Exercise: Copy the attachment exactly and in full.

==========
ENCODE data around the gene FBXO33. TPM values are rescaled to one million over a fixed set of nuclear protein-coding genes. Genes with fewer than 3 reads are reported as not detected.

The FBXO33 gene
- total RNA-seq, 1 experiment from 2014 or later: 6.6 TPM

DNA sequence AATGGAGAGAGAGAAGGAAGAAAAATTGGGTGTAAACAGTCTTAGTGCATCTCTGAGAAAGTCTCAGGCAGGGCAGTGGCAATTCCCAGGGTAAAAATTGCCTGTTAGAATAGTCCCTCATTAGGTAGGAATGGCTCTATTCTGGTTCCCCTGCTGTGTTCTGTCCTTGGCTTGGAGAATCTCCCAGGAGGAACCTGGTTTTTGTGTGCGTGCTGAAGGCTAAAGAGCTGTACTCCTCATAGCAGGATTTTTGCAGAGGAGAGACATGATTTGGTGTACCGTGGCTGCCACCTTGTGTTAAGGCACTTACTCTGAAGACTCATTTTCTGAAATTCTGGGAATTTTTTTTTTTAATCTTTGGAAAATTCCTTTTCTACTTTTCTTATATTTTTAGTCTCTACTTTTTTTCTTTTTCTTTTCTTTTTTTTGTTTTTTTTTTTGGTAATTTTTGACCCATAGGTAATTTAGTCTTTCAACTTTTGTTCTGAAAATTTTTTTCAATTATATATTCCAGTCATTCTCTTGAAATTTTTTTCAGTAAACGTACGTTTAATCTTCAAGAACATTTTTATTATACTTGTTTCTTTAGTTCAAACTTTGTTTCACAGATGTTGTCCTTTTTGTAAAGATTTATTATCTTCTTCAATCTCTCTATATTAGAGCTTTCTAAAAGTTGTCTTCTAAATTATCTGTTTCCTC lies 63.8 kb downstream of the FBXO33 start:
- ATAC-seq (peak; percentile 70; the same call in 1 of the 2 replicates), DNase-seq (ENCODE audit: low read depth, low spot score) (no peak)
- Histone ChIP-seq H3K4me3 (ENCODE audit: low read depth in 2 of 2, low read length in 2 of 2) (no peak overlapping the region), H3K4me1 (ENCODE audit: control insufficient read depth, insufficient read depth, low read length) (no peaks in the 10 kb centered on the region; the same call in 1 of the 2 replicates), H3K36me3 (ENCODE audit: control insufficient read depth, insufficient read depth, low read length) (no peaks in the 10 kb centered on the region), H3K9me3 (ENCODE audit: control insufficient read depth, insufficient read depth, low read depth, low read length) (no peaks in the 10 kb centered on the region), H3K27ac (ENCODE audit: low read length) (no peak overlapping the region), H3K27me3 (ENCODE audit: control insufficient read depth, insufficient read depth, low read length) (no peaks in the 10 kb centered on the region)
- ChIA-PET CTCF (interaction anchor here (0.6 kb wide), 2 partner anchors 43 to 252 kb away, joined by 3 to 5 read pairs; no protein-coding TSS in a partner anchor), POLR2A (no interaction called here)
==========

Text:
ENCODE data around the gene FBXO33. TPM values are rescaled to one million over a fixed set of nuclear protein-coding genes. Genes with fewer than 3 reads are reported as not detected.

The FBXO33 gene
- total RNA-seq, 1 experiment from 2014 or later: 6.6 TPM

DNA sequence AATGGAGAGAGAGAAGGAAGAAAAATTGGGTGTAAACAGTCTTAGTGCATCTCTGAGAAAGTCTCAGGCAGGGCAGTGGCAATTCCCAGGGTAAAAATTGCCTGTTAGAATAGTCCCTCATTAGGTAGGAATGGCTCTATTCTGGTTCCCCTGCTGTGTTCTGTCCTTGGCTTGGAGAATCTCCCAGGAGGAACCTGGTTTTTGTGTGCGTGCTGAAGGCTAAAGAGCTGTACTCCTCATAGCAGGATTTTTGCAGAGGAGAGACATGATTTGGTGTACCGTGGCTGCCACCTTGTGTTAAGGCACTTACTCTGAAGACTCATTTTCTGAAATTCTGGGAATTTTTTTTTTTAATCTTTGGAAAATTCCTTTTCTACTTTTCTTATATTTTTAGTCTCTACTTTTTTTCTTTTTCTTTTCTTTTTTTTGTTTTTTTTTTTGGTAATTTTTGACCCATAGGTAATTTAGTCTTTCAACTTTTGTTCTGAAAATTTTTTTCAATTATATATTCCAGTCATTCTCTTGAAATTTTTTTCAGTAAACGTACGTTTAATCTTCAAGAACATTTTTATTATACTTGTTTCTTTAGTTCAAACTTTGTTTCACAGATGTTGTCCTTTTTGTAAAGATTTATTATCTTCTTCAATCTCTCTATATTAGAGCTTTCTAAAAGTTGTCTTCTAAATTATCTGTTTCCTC lies 63.8 kb downstream of the FBXO33 start:
- ATAC-seq (peak; percentile 70; the same call in 1 of the 2 replicates), DNase-seq (ENCODE audit: low read depth, low spot score) (no peak)
- Histone ChIP-seq H3K4me3 (ENCODE audit: low read depth in 2 of 2, low read length in 2 of 2) (no peak overlapping the region), H3K4me1 (ENCODE audit: control insufficient read depth, insufficient read depth, low read length) (no peaks in the 10 kb centered on the region; the same call in 1 of the 2 replicates), H3K36me3 (ENCODE audit: control insufficient read depth, insufficient read depth, low read length) (no peaks in the 10 kb centered on the region), H3K9me3 (ENCODE audit: control insufficient read depth, insufficient read depth, low read depth, low read length) (no peaks in the 10 kb centered on the region), H3K27ac (ENCODE audit: low read length) (no peak overlapping the region), H3K27me3 (ENCODE audit: control insufficient read depth, insufficient read depth, low read length) (no peaks in the 10 kb centered on the region)
- ChIA-PET CTCF (interaction anchor here (0.6 kb wide), 2 partner anchors 43 to 252 kb away, joined by 3 to 5 read pairs; no protein-coding TSS in a partner anchor), POLR2A (no interaction called here)